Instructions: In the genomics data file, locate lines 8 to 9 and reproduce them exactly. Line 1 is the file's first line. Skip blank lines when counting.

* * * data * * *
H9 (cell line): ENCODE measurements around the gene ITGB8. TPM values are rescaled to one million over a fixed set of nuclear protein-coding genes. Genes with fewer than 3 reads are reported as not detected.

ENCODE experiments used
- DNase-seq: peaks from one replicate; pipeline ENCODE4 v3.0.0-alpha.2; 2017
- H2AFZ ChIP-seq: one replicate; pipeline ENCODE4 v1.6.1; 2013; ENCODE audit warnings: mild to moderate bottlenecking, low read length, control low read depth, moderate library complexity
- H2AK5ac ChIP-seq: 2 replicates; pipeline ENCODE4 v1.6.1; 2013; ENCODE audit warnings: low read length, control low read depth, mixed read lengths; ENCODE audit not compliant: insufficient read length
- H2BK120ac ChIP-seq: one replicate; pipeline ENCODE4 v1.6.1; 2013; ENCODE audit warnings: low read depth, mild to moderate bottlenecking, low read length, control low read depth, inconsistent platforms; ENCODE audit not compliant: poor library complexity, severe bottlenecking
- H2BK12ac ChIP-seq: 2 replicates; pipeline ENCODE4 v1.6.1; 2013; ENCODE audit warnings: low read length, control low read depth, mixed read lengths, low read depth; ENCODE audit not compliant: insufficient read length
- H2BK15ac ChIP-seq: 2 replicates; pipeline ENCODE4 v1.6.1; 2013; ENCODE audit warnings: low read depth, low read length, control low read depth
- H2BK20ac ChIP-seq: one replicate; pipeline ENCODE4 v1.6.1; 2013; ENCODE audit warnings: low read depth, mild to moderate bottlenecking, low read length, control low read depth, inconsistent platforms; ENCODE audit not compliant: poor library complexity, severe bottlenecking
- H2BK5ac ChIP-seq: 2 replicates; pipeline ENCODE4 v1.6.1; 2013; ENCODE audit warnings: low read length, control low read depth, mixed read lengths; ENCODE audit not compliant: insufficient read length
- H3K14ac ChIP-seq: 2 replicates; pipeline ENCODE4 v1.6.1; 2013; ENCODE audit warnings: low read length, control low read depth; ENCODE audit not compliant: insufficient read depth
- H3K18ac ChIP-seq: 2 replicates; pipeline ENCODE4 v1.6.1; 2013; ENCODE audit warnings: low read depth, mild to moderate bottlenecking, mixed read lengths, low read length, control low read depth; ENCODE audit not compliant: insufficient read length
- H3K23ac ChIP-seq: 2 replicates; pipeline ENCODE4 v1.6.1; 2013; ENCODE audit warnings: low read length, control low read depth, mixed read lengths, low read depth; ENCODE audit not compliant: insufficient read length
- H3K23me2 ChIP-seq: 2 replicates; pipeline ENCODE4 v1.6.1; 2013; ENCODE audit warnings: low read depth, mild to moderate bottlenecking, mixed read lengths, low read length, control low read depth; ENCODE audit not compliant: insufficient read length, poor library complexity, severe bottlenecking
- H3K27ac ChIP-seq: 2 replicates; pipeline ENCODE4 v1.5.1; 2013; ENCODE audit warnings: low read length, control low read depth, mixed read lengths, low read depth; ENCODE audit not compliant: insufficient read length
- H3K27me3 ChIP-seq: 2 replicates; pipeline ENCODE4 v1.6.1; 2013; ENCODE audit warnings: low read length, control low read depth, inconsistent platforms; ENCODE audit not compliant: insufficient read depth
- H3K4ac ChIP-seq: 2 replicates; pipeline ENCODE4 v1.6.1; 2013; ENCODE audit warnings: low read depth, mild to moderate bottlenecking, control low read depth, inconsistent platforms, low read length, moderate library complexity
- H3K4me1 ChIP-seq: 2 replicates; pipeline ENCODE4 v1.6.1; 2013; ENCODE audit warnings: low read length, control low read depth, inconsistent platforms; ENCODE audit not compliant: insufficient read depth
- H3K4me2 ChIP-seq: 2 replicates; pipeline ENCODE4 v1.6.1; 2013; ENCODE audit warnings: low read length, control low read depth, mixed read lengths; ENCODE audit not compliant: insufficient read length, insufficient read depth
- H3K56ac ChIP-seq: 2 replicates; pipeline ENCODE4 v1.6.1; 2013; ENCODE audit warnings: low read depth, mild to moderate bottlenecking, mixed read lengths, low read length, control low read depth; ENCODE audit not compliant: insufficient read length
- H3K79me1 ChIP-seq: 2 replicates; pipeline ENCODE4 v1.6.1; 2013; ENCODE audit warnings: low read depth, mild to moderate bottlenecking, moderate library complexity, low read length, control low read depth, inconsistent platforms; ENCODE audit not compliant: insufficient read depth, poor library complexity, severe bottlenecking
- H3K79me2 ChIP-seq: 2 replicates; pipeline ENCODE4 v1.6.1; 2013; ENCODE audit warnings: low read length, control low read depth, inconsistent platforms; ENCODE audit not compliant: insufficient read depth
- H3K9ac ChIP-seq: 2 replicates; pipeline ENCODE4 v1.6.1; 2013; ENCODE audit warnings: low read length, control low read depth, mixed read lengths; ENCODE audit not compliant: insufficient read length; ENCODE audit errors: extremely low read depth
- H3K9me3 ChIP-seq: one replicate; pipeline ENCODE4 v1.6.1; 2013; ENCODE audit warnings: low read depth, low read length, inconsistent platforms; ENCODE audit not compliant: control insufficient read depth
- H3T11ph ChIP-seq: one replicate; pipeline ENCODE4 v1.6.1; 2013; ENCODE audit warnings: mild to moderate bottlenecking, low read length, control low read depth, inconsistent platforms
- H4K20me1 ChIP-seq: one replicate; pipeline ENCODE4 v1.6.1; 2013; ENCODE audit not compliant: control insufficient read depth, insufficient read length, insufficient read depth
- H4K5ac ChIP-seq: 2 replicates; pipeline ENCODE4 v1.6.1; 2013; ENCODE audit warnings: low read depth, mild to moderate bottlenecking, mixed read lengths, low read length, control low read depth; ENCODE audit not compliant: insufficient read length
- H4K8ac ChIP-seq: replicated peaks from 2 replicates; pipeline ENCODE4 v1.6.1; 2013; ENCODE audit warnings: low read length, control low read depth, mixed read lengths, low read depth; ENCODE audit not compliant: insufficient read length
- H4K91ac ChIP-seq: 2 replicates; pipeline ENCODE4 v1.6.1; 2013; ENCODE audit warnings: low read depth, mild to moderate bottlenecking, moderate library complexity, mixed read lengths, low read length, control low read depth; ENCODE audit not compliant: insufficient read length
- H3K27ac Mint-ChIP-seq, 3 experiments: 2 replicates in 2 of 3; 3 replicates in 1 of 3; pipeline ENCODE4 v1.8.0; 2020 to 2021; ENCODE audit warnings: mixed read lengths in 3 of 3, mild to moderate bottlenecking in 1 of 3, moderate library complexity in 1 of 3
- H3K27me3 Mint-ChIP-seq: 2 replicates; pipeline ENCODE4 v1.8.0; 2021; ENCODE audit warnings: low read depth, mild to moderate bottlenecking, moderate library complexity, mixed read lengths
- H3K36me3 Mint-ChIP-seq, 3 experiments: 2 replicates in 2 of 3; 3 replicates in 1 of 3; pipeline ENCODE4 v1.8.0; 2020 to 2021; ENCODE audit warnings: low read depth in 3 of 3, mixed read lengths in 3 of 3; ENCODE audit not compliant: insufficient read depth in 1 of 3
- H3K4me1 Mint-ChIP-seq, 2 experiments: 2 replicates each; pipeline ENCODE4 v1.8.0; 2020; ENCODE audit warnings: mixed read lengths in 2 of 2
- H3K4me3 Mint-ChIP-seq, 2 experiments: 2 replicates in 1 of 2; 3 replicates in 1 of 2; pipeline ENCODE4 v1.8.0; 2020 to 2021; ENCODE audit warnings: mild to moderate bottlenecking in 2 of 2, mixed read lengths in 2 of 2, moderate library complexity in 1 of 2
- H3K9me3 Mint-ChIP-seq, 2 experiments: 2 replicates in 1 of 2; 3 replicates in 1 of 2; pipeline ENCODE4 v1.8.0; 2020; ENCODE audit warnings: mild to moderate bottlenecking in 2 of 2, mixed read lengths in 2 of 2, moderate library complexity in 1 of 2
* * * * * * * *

- H2BK15ac ChIP-seq: 2 replicates; pipeline ENCODE4 v1.6.1; 2013; ENCODE audit warnings: low read depth, low read length, control low read depth
- H2BK20ac ChIP-seq: one replicate; pipeline ENCODE4 v1.6.1; 2013; ENCODE audit warnings: low read depth, mild to moderate bottlenecking, low read length, control low read depth, inconsistent platforms; ENCODE audit not compliant: poor library complexity, severe bottlenecking